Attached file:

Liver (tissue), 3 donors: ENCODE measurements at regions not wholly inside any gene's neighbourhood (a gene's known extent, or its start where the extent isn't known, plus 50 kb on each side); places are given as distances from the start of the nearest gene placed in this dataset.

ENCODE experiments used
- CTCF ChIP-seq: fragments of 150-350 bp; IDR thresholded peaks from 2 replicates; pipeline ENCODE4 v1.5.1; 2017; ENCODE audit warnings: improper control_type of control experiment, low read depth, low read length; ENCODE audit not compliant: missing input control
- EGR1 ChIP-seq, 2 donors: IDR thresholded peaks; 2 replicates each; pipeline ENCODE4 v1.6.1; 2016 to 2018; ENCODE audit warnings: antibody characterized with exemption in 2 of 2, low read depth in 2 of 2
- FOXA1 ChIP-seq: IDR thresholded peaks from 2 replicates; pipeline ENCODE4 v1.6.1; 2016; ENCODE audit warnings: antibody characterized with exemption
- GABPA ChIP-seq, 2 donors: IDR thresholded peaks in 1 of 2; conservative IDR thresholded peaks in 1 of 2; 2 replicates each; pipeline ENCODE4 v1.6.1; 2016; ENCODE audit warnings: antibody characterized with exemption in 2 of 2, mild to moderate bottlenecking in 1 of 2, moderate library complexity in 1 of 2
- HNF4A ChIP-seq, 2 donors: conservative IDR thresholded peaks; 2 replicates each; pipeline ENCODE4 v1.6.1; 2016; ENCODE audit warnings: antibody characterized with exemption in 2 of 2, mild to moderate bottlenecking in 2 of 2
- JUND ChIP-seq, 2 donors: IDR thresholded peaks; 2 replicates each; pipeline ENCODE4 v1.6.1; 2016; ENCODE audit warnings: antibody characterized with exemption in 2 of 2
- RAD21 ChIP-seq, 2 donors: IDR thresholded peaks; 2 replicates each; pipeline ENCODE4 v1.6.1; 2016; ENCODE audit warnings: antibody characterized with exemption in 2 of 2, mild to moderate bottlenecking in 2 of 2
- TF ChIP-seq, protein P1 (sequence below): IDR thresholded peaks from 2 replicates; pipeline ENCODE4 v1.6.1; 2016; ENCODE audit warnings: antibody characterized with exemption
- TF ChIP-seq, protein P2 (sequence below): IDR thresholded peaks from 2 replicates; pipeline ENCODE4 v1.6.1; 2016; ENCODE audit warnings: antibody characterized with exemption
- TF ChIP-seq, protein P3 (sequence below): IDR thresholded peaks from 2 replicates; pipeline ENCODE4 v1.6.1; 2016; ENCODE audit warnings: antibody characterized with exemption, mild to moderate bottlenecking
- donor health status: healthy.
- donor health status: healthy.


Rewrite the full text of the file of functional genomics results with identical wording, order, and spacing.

Liver (tissue), 3 donors: ENCODE measurements at regions not wholly inside any gene's neighbourhood (a gene's known extent, or its start where the extent isn't known, plus 50 kb on each side); places are given as distances from the start of the nearest gene placed in this dataset.

ENCODE experiments used
- CTCF ChIP-seq: fragments of 150-350 bp; IDR thresholded peaks from 2 replicates; pipeline ENCODE4 v1.5.1; 2017; ENCODE audit warnings: improper control_type of control experiment, low read depth, low read length; ENCODE audit not compliant: missing input control
- EGR1 ChIP-seq, 2 donors: IDR thresholded peaks; 2 replicates each; pipeline ENCODE4 v1.6.1; 2016 to 2018; ENCODE audit warnings: antibody characterized with exemption in 2 of 2, low read depth in 2 of 2
- FOXA1 ChIP-seq: IDR thresholded peaks from 2 replicates; pipeline ENCODE4 v1.6.1; 2016; ENCODE audit warnings: antibody characterized with exemption
- GABPA ChIP-seq, 2 donors: IDR thresholded peaks in 1 of 2; conservative IDR thresholded peaks in 1 of 2; 2 replicates each; pipeline ENCODE4 v1.6.1; 2016; ENCODE audit warnings: antibody characterized with exemption in 2 of 2, mild to moderate bottlenecking in 1 of 2, moderate library complexity in 1 of 2
- HNF4A ChIP-seq, 2 donors: conservative IDR thresholded peaks; 2 replicates each; pipeline ENCODE4 v1.6.1; 2016; ENCODE audit warnings: antibody characterized with exemption in 2 of 2, mild to moderate bottlenecking in 2 of 2
- JUND ChIP-seq, 2 donors: IDR thresholded peaks; 2 replicates each; pipeline ENCODE4 v1.6.1; 2016; ENCODE audit warnings: antibody characterized with exemption in 2 of 2
- RAD21 ChIP-seq, 2 donors: IDR thresholded peaks; 2 replicates each; pipeline ENCODE4 v1.6.1; 2016; ENCODE audit warnings: antibody characterized with exemption in 2 of 2, mild to moderate bottlenecking in 2 of 2
- TF ChIP-seq, protein P1 (sequence below): IDR thresholded peaks from 2 replicates; pipeline ENCODE4 v1.6.1; 2016; ENCODE audit warnings: antibody characterized with exemption
- TF ChIP-seq, protein P2 (sequence below): IDR thresholded peaks from 2 replicates; pipeline ENCODE4 v1.6.1; 2016; ENCODE audit warnings: antibody characterized with exemption
- TF ChIP-seq, protein P3 (sequence below): IDR thresholded peaks from 2 replicates; pipeline ENCODE4 v1.6.1; 2016; ENCODE audit warnings: antibody characterized with exemption, mild to moderate bottlenecking
- donor health status: healthy.
- donor health status: healthy.